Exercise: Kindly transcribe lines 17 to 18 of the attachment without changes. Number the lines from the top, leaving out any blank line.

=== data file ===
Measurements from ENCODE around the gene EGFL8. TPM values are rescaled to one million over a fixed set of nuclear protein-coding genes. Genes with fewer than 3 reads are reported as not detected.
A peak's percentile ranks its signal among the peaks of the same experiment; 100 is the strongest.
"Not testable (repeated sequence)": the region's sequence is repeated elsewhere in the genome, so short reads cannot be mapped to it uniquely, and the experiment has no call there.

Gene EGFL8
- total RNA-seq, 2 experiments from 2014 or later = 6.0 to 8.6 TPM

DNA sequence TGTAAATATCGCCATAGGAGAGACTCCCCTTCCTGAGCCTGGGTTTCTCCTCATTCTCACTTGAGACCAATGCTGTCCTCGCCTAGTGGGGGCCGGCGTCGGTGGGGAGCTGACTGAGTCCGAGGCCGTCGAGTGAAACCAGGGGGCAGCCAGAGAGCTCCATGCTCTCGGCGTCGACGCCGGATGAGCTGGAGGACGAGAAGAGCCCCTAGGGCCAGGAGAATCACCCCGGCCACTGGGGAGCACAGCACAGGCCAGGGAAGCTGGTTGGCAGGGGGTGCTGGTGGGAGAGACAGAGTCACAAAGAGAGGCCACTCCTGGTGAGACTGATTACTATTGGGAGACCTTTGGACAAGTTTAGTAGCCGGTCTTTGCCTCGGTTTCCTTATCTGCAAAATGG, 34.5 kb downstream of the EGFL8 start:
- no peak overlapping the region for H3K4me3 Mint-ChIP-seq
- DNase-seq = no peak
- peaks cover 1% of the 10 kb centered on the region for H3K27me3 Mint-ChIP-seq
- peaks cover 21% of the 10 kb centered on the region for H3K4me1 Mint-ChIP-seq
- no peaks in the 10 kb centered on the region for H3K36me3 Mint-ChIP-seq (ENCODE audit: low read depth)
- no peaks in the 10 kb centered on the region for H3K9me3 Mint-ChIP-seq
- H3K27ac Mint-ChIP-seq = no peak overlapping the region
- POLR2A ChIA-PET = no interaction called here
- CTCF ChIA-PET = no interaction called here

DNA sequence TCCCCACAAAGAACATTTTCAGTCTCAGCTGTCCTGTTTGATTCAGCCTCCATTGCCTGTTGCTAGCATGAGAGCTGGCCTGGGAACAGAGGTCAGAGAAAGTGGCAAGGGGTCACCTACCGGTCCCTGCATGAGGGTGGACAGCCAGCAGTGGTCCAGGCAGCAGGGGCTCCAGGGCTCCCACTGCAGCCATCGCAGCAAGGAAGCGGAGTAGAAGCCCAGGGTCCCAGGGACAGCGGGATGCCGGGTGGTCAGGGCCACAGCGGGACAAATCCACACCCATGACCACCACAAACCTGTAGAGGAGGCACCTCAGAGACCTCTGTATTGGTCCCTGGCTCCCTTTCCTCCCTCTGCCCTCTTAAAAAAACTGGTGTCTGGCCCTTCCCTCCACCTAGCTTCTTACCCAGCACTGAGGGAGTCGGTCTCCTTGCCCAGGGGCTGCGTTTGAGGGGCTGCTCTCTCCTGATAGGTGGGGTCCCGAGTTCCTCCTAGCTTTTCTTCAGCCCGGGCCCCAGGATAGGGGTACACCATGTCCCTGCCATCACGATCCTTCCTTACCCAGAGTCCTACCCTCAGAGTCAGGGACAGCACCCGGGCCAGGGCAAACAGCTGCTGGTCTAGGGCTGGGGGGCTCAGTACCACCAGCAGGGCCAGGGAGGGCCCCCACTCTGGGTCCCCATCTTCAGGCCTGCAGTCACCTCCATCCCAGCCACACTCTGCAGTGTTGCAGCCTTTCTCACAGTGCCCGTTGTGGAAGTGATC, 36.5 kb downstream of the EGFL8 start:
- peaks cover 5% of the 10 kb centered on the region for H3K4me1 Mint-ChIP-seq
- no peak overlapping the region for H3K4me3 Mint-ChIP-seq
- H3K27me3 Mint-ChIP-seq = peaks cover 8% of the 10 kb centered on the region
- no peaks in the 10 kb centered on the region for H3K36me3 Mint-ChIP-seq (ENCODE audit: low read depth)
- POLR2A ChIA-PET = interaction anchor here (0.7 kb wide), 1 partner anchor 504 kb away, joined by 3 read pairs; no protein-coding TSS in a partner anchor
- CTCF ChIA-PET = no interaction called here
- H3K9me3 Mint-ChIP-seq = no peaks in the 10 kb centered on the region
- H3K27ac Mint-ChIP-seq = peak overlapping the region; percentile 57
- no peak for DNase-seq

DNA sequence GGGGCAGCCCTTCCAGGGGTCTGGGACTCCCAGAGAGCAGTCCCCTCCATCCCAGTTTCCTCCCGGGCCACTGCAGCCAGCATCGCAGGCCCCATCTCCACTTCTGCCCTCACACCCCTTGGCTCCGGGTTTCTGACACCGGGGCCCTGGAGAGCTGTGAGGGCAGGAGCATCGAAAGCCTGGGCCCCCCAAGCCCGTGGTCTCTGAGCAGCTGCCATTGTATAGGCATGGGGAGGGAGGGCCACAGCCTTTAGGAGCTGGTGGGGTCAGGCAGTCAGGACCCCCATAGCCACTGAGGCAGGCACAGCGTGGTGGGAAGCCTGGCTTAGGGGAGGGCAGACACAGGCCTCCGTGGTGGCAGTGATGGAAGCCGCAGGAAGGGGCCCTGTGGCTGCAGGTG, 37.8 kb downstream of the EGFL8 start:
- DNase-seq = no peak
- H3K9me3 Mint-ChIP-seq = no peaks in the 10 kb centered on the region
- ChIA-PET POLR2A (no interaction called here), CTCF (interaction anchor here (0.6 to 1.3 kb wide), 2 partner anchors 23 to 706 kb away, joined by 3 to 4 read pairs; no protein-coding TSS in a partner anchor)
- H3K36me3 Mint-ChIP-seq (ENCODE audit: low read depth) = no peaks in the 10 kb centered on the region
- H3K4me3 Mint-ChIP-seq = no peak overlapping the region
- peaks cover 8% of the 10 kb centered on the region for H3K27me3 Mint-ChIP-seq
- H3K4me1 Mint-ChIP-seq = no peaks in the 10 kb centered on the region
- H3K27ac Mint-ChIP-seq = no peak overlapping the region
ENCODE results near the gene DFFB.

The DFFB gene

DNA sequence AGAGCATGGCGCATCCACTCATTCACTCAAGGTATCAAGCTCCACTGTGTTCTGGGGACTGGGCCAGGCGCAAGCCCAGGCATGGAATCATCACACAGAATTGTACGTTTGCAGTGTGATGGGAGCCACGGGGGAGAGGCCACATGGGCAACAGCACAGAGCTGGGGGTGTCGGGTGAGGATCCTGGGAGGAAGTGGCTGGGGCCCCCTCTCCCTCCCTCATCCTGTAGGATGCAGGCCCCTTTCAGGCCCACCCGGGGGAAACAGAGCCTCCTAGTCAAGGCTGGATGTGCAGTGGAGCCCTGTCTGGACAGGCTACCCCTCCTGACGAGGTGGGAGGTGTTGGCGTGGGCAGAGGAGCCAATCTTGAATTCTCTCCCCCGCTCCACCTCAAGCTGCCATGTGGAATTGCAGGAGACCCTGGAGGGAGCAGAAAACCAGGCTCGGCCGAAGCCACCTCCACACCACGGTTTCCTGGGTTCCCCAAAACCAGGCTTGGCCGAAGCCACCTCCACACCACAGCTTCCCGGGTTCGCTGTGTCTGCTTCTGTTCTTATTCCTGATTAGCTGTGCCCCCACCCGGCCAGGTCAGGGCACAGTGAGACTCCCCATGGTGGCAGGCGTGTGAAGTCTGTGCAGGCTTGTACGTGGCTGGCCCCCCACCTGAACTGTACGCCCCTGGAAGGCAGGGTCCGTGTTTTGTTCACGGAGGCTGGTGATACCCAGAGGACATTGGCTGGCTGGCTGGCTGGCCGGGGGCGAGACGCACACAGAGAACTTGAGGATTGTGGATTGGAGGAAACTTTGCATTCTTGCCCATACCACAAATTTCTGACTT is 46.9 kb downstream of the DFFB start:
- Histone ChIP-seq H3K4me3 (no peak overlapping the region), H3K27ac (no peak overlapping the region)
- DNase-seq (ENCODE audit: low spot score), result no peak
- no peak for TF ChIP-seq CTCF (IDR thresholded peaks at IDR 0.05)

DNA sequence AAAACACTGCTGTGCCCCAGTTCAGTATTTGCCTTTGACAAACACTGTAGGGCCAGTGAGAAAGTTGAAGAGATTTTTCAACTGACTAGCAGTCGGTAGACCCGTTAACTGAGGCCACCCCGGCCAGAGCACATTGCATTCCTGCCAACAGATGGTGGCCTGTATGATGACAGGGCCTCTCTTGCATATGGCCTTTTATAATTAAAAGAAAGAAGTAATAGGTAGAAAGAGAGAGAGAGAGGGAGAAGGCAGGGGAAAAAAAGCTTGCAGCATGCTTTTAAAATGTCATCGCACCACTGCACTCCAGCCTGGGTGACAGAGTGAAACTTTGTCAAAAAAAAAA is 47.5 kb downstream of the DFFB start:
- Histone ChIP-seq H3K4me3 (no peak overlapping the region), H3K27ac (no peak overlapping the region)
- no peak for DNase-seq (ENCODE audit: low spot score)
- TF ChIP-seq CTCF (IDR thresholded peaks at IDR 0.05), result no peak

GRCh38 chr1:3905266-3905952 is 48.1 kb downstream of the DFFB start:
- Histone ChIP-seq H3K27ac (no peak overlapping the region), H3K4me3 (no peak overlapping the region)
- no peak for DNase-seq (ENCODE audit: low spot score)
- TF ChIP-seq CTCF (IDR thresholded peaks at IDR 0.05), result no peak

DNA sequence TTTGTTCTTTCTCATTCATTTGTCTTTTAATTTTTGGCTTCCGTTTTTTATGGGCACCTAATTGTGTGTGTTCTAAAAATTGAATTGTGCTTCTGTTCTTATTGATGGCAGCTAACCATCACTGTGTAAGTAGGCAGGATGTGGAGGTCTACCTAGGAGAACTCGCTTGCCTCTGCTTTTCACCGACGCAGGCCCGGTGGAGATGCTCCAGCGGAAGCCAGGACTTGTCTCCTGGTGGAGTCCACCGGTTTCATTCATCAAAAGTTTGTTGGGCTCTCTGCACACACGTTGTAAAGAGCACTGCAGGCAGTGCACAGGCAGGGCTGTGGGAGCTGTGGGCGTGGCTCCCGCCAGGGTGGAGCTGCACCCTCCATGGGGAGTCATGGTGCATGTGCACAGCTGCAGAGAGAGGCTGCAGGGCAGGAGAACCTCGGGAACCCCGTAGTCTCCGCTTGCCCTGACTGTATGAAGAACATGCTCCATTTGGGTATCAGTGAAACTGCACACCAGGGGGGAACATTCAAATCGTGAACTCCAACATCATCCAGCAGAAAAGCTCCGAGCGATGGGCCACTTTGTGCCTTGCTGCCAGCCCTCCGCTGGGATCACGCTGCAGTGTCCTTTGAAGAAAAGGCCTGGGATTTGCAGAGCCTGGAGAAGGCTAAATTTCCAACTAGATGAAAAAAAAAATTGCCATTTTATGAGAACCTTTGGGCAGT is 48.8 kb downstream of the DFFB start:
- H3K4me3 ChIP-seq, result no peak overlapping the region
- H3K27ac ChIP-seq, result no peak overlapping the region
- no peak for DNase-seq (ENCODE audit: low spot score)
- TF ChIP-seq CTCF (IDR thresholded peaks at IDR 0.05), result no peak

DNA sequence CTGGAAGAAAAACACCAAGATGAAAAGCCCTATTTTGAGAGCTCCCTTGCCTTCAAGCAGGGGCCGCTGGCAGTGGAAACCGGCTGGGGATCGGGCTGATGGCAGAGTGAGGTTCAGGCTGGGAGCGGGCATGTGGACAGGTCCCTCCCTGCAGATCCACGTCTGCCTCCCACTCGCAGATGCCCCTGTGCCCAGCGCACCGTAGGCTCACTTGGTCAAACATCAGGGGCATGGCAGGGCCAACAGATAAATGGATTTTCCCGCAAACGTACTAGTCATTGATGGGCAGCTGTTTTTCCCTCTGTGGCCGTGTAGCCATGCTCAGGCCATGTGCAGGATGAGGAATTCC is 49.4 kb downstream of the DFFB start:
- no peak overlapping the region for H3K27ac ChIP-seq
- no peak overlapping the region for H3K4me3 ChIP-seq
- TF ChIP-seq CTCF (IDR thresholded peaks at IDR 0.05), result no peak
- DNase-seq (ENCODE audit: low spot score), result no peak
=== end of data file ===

- peaks cover 5% of the 10 kb centered on the region for H3K4me1 Mint-ChIP-seq
- no peak overlapping the region for H3K4me3 Mint-ChIP-seq